Sunday, 6 December 2015

Colombian Food at Marlon's Kitchen

I'm eating around the world without leaving London and this week I'm posting about the Colombian food at Marlon's Kitchen. Marlon's Kitchen is small catering outfit, run by chef Marlon and his partner Lana. They pop up around several events around town and most recently at the Duke of York Square farmer's market, but they also run supper clubs now and again. I had the pleasure to attend one of those a few weeks ago.

bread at Marlon's Duke of York Square stall
Now when I got the invite, I must admit I was a bit apprehensive as the theme of the menu was offal. Not a big fan of offal, I am, but perhaps it is more a fear of the unknown as the only offal I have ever been exposed to is liver. And that was not on the menu. So, I accepted the invite.

The apprehensiveness was all for nothing.

When I walked in, I was greeted by the two very friendly resident dogs. The two hosts as well as my table partners were as friendly and the atmosphere felt very easy straight away.

We kicked off with some chopped pork tongue vinaigrette  on a variety of slices of bread. The pre-appetiser was a glazed chicken wing with a celeriac honey sauce, which didn't include any offal, but it was delicious. The second course consisted of monkfish cheeks, encrusted with little bits of fried pig's skin.

After that we had lamb sweetbreads in a goat's milk sauce, which was topped with chopped green olives and a dollop of cream.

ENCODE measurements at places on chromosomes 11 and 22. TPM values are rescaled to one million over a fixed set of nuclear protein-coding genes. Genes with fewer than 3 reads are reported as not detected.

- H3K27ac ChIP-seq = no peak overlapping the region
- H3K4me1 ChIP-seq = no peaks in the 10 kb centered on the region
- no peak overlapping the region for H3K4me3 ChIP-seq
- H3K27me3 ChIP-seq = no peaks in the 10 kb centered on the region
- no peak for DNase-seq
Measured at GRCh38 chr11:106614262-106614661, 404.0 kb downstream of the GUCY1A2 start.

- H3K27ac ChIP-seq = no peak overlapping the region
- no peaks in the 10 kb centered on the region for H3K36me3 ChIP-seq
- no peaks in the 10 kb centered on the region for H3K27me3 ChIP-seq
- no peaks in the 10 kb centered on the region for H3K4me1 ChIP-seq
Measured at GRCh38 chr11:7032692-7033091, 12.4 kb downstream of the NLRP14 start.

The main was simply amazing, It was the one I was dreading slightly as it was heart of ox, but it tasted so good. It was served on a bed of mashed sweet potato and a grilled onion, and doused with fragrant coffee jus.

By this time I was starting to feel rather full, but there was more to come.

I'd already had a look at what dessert was, as I always do, and I was intrigued. It said it was sherbet with dried calf's foot jelly and a green pea sauce. The calf's foot jelly is probably comparable to what gelatin is made of, which is pig's bone. This stuff was a chewy, caramel like substance, which Marlon had dried and broken off into little pieces. It tasted like tiny, sweet biscuits and went really well with the pea sauce, which tasted nothing like green peas actually. The only way you could tell that it was made of peas, was by its colour.

We finished the evening with teas and coffees and home-made biscuits, for which I actually didn't have room left, but had some anyways, as they were too good to leave on the table.

I left the event with a completely different view on offal. Who knew that it could taste that good?

If you want to try some of Marlon's food, follow them on Twitter and Facebook to see where they are popping-up soon.


  1. I'm not too sure about the desert but looks like an interesting menu. Really nice to try new food especially when you don't have to leave London x

    1. It was interesting, but also very delicious. Worth a try.

  2. I didn't know that Colombian food can be so delicious. It really looks yummy! Mniam mnia. What would you recommend to vegans?

    1. Hmm good question. I'm not sure to be honest. This menu wasn't typically Colombian I suppose. Maybe check out these guys in Amstedam: